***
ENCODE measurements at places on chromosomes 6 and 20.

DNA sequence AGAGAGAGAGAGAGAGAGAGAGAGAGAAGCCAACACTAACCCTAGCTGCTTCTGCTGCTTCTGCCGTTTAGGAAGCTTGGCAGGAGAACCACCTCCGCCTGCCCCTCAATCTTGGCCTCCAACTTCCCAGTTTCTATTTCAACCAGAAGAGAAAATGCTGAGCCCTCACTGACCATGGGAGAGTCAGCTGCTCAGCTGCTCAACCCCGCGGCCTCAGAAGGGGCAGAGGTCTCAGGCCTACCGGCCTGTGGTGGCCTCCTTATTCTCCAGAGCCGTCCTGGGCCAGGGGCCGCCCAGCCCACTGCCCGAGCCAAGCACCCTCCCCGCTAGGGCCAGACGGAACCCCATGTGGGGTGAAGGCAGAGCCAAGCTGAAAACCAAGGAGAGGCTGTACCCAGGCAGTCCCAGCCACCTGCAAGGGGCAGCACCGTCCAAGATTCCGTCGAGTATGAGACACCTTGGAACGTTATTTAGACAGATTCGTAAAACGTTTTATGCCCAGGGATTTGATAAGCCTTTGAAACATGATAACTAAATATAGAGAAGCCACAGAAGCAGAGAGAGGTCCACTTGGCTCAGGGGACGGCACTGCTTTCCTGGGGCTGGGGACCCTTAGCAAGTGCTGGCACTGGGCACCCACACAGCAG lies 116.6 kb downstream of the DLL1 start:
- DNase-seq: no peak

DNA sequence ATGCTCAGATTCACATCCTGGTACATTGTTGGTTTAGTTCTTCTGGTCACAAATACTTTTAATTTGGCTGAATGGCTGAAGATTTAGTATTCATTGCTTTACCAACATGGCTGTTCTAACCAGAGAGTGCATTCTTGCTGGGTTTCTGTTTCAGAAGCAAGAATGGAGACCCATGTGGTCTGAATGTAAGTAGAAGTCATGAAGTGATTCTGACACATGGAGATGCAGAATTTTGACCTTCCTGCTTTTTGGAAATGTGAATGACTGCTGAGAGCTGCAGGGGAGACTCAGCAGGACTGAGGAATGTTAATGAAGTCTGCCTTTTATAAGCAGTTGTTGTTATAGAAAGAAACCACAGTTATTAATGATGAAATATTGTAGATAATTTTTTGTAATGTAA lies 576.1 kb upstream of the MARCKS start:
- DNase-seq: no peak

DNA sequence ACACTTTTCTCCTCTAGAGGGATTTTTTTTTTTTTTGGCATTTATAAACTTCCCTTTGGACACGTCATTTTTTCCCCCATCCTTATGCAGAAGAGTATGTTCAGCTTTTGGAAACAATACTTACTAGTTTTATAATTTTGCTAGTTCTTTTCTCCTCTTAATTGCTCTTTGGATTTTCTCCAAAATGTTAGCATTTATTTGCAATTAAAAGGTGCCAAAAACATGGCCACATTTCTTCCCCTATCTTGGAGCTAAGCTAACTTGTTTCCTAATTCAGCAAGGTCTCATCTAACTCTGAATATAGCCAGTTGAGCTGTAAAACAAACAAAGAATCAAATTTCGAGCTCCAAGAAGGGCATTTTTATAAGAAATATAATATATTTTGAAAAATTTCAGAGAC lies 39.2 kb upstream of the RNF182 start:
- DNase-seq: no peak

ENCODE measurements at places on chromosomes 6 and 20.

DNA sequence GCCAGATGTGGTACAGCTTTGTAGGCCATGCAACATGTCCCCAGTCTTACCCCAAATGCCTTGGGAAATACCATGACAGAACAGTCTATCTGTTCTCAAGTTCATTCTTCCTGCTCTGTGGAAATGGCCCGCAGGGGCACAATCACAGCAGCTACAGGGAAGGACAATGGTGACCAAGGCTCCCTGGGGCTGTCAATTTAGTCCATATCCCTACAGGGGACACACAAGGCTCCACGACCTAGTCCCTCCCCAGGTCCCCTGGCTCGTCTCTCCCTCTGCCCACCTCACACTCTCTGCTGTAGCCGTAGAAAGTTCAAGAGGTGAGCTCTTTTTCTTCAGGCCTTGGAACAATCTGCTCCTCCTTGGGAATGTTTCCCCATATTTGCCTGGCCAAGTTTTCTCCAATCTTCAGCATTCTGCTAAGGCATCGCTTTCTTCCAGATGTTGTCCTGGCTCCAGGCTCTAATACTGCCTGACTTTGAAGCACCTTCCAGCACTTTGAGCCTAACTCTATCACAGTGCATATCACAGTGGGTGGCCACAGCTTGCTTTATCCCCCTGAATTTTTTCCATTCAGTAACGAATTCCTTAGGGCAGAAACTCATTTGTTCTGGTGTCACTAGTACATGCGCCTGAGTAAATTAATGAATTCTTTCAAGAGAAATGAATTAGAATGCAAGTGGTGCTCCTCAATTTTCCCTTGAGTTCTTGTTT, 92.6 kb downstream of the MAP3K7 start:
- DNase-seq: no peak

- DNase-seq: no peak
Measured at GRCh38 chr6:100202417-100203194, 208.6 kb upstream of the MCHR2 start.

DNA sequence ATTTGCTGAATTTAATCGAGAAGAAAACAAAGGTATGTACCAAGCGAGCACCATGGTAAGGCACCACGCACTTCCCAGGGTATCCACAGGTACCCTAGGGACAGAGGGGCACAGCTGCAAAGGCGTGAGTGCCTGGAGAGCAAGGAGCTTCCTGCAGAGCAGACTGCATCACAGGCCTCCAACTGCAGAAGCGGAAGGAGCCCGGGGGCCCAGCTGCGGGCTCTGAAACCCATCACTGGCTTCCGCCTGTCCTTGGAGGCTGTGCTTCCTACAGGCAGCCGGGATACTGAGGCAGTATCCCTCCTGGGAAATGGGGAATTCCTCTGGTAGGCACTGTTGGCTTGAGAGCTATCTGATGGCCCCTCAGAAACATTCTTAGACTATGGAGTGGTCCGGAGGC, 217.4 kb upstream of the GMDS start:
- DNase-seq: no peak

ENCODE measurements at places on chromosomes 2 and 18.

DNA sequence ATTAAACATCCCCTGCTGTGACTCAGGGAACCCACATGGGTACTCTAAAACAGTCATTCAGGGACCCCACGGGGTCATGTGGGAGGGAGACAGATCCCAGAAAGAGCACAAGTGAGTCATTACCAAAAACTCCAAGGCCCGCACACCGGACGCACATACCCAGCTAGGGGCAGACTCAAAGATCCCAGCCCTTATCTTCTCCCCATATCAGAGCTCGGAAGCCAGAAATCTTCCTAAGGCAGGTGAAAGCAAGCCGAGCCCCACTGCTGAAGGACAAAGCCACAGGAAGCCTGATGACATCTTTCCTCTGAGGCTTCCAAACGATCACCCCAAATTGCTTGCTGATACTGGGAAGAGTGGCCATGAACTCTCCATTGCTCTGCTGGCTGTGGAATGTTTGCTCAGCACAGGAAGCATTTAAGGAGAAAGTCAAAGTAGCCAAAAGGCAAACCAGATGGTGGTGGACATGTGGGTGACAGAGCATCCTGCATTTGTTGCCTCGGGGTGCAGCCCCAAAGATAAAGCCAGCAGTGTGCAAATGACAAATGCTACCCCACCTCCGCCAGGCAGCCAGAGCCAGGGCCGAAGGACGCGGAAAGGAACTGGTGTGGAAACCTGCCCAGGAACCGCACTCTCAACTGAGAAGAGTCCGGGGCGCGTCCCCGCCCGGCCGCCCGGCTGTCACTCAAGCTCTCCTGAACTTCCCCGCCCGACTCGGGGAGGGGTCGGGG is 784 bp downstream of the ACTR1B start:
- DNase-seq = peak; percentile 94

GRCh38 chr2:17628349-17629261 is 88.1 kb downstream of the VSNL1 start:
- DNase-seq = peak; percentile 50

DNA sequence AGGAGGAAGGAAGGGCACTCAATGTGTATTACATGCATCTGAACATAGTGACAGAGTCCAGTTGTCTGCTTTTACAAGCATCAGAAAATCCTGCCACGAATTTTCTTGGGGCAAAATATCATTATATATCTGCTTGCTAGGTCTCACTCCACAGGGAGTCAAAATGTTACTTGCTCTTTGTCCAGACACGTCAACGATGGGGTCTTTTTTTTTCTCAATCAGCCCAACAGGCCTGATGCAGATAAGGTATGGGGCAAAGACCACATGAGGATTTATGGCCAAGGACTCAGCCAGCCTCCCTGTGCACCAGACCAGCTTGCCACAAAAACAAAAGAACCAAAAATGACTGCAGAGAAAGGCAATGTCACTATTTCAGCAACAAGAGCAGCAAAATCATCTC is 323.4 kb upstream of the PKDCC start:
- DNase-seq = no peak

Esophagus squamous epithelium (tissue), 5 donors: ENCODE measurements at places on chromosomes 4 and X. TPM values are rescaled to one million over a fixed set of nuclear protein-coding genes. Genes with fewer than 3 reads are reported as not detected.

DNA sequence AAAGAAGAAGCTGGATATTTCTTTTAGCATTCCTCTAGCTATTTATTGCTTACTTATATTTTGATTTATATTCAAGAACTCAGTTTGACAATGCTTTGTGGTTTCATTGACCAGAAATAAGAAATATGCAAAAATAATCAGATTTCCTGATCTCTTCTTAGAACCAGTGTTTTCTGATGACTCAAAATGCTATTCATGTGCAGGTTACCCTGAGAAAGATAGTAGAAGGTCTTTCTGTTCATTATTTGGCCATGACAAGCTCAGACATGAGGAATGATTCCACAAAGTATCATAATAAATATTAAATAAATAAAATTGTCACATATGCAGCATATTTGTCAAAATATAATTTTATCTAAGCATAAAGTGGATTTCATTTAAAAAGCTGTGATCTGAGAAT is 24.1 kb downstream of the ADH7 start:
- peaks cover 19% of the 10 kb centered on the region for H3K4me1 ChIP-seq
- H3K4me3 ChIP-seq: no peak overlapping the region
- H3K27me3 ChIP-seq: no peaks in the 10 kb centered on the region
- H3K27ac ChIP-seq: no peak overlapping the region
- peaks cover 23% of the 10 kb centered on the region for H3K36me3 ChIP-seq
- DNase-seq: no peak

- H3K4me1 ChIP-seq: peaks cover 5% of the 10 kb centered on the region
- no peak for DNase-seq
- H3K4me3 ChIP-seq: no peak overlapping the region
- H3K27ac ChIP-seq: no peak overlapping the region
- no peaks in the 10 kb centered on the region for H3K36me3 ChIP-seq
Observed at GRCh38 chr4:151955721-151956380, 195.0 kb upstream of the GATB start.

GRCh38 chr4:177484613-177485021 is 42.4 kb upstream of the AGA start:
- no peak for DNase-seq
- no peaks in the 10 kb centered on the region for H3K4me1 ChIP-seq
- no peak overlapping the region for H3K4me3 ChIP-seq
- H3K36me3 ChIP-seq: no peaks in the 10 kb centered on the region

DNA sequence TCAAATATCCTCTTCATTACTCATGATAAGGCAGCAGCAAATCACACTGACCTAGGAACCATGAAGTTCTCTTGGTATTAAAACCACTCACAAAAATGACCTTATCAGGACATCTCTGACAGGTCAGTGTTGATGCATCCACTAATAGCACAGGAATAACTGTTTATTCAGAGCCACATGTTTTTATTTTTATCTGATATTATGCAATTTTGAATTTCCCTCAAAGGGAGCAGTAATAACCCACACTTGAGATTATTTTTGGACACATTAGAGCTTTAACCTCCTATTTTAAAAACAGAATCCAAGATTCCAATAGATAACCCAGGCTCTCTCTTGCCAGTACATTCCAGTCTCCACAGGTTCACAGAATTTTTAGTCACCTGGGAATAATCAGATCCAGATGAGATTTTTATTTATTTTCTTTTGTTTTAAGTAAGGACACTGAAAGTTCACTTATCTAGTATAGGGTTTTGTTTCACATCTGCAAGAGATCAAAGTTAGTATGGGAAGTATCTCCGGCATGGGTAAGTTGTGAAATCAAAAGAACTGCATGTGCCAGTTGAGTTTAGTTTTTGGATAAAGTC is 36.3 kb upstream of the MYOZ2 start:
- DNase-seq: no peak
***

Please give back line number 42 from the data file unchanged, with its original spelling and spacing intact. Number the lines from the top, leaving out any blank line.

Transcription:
- DNase-seq: no peak